After I am hired, I like to check in periodically to see how my clients are doing via email or text. Then I will schedule meetings around 33 weeks and 36 weeks. These meetings are for me to get to know you, to discuss your birth preferences, and to address any fears or concerns you have regarding the birth. 

At 37 weeks I will be in contact at least weekly and will begin what is called a 24 hour call period. That means from 37 weeks until 42 weeks or the delivery I will not leave town or schedule any mandatory events without your prior knowledge. I will answer phone calls from you any time of the day or night, and I will be waiting for the call that will bring me to your home to assist in your labor.


After the baby is born, I will assist with breastfeeding if you like. I will stay between 1 and 3 hours, until everyone is settled and you are ready for some family time. I will then come to your home once you are released and make sure the transition to home went smoothly. That is also a time to ask me any questions you might have about the birth, baby care, or breastfeeding. 

From beginning to end, my goal is for you to have the best experience possible. I love witnessing the beginnings of new lives and the creation of new families and I know that I all doulas share that passion. 


Birth Doula

So what is a doula anyway?

When I say I am a doula, I get many responses.  The mosts common one is a blank stare.  A close second is, "that's like a midwife, isn't it?".  While doulas are becoming more and more popular, the word "doula" is certainly not a household name yet.

A doula is a non medical birth assistant who helps mother's to be and their partners before, during, and after labor. A doula is part advocate and part physical support, a birth coach and a guide through what is often a confusing and emotional process. If you still are at a loss for what that means, you are not alone. I often have clients tell me after a birth that they didn't really understand what it was I was going to do to help them until I arrived during their labor. I think the easiest way to understand is to walk you through what I do from the time I am hired. This varies some from doula to doula, but not a great deal.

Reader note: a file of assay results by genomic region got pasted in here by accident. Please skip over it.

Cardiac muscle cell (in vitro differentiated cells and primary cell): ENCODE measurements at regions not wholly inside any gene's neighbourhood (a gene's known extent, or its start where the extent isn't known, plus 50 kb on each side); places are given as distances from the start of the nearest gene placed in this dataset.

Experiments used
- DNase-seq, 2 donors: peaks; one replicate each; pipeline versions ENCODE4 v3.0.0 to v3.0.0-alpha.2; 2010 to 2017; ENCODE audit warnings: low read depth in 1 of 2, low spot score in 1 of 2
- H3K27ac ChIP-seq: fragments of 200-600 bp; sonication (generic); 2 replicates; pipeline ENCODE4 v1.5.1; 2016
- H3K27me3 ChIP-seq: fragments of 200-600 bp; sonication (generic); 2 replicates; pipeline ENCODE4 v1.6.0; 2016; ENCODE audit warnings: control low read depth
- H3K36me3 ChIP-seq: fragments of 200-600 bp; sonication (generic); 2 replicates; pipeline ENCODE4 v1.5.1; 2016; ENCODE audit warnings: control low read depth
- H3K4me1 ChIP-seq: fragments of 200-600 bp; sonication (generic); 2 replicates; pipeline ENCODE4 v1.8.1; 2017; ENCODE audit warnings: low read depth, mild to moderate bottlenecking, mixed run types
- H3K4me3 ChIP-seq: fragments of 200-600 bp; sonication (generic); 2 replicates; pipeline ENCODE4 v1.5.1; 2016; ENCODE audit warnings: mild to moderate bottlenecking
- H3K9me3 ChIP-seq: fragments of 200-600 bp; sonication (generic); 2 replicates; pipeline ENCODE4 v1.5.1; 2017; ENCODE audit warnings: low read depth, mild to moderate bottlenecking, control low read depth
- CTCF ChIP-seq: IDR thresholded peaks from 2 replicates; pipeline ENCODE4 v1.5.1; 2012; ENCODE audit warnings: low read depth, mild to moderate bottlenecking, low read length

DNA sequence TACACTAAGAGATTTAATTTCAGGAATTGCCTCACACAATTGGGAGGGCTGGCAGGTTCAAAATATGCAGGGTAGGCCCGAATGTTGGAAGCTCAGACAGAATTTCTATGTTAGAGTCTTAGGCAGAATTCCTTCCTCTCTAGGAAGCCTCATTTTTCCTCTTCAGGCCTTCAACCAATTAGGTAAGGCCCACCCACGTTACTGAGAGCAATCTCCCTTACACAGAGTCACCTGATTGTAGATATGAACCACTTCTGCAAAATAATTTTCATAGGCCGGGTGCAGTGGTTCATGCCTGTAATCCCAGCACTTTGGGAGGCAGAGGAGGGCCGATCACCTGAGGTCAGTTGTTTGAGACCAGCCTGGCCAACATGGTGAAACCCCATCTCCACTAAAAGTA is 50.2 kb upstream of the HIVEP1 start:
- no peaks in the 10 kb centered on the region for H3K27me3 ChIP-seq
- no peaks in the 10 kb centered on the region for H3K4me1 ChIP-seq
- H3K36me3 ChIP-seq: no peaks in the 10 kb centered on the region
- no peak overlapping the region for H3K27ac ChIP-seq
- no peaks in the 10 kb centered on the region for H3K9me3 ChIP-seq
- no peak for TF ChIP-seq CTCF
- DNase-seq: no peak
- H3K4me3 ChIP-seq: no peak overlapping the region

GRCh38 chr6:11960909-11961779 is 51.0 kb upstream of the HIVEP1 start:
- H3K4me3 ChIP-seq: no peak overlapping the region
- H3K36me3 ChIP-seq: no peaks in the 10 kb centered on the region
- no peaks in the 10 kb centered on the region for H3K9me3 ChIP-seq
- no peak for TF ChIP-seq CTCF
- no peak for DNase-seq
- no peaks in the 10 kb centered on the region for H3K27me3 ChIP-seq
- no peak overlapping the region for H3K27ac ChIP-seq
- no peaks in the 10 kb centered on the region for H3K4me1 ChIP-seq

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Once labor begins, it is a joint decision when I should come and whether I meet you at your home or hospital. In either case, I will help you find positions that are more comfortable for you and help the labor progress. I will us massage, counter pressure, words of encouragement, hot and cold cloths, a birth ball, and a rebozo to help distract you from discomfort and help you feel supported. It is also part of my job to make sure that the birth partner eats, gets regular breaks, and is able to sleep some if the labor is long or goes over night. Me and the birth partner combine efforts to make laboring women as comfortable as possible.

If you are at home when I arrive, I will help you decide when to go to the hospital. The main considerations are where we think you might be in your labor, and what your preferences are in terms of pain management. At the hospital, I can help make sure that your birth preferences are respected as much as possible and that you are given all the information you need to make any decisions that may arise. My physical and emotional support will intensify as your labor does.